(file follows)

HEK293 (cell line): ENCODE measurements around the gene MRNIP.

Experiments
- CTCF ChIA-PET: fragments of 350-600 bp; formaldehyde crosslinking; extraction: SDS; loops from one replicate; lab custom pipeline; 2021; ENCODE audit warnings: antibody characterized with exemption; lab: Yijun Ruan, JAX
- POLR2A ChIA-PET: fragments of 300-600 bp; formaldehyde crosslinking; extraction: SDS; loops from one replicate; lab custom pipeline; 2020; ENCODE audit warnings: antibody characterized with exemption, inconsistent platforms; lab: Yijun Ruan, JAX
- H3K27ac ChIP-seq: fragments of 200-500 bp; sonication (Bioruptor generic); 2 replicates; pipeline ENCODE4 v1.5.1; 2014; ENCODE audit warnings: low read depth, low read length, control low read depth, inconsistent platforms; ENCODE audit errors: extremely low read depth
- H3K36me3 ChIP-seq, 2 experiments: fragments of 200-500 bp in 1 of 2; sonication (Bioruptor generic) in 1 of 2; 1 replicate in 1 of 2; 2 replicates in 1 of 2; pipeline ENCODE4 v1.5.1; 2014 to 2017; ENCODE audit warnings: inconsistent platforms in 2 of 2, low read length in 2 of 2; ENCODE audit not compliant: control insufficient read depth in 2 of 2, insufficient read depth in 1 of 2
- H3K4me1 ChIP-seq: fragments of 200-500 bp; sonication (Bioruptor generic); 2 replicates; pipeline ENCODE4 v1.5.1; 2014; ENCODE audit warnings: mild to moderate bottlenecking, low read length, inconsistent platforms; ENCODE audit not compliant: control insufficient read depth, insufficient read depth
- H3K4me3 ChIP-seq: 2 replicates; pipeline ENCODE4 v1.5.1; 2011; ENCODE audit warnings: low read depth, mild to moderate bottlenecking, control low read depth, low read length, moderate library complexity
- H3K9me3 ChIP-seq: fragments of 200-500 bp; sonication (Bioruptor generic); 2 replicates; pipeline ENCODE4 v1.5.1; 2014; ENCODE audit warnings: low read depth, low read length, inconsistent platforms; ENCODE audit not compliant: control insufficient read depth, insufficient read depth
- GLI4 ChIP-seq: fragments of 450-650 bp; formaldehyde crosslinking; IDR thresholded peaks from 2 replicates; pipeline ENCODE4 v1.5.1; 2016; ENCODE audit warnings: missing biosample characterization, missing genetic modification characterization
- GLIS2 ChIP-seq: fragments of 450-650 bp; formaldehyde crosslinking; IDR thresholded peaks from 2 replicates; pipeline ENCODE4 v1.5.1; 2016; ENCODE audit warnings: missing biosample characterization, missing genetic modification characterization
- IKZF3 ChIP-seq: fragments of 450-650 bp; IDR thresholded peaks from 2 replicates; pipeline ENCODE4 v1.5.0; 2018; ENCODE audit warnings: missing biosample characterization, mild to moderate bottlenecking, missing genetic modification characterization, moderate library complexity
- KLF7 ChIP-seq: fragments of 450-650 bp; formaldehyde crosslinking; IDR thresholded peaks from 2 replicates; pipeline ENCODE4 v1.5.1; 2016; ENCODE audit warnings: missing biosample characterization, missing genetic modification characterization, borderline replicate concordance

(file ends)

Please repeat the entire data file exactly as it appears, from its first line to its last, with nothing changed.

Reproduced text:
HEK293 (cell line): ENCODE measurements around the gene MRNIP.

Experiments
- CTCF ChIA-PET: fragments of 350-600 bp; formaldehyde crosslinking; extraction: SDS; loops from one replicate; lab custom pipeline; 2021; ENCODE audit warnings: antibody characterized with exemption; lab: Yijun Ruan, JAX
- POLR2A ChIA-PET: fragments of 300-600 bp; formaldehyde crosslinking; extraction: SDS; loops from one replicate; lab custom pipeline; 2020; ENCODE audit warnings: antibody characterized with exemption, inconsistent platforms; lab: Yijun Ruan, JAX
- H3K27ac ChIP-seq: fragments of 200-500 bp; sonication (Bioruptor generic); 2 replicates; pipeline ENCODE4 v1.5.1; 2014; ENCODE audit warnings: low read depth, low read length, control low read depth, inconsistent platforms; ENCODE audit errors: extremely low read depth
- H3K36me3 ChIP-seq, 2 experiments: fragments of 200-500 bp in 1 of 2; sonication (Bioruptor generic) in 1 of 2; 1 replicate in 1 of 2; 2 replicates in 1 of 2; pipeline ENCODE4 v1.5.1; 2014 to 2017; ENCODE audit warnings: inconsistent platforms in 2 of 2, low read length in 2 of 2; ENCODE audit not compliant: control insufficient read depth in 2 of 2, insufficient read depth in 1 of 2
- H3K4me1 ChIP-seq: fragments of 200-500 bp; sonication (Bioruptor generic); 2 replicates; pipeline ENCODE4 v1.5.1; 2014; ENCODE audit warnings: mild to moderate bottlenecking, low read length, inconsistent platforms; ENCODE audit not compliant: control insufficient read depth, insufficient read depth
- H3K4me3 ChIP-seq: 2 replicates; pipeline ENCODE4 v1.5.1; 2011; ENCODE audit warnings: low read depth, mild to moderate bottlenecking, control low read depth, low read length, moderate library complexity
- H3K9me3 ChIP-seq: fragments of 200-500 bp; sonication (Bioruptor generic); 2 replicates; pipeline ENCODE4 v1.5.1; 2014; ENCODE audit warnings: low read depth, low read length, inconsistent platforms; ENCODE audit not compliant: control insufficient read depth, insufficient read depth
- GLI4 ChIP-seq: fragments of 450-650 bp; formaldehyde crosslinking; IDR thresholded peaks from 2 replicates; pipeline ENCODE4 v1.5.1; 2016; ENCODE audit warnings: missing biosample characterization, missing genetic modification characterization
- GLIS2 ChIP-seq: fragments of 450-650 bp; formaldehyde crosslinking; IDR thresholded peaks from 2 replicates; pipeline ENCODE4 v1.5.1; 2016; ENCODE audit warnings: missing biosample characterization, missing genetic modification characterization
- IKZF3 ChIP-seq: fragments of 450-650 bp; IDR thresholded peaks from 2 replicates; pipeline ENCODE4 v1.5.0; 2018; ENCODE audit warnings: missing biosample characterization, mild to moderate bottlenecking, missing genetic modification characterization, moderate library complexity
- KLF7 ChIP-seq: fragments of 450-650 bp; formaldehyde crosslinking; IDR thresholded peaks from 2 replicates; pipeline ENCODE4 v1.5.1; 2016; ENCODE audit warnings: missing biosample characterization, missing genetic modification characterization, borderline replicate concordance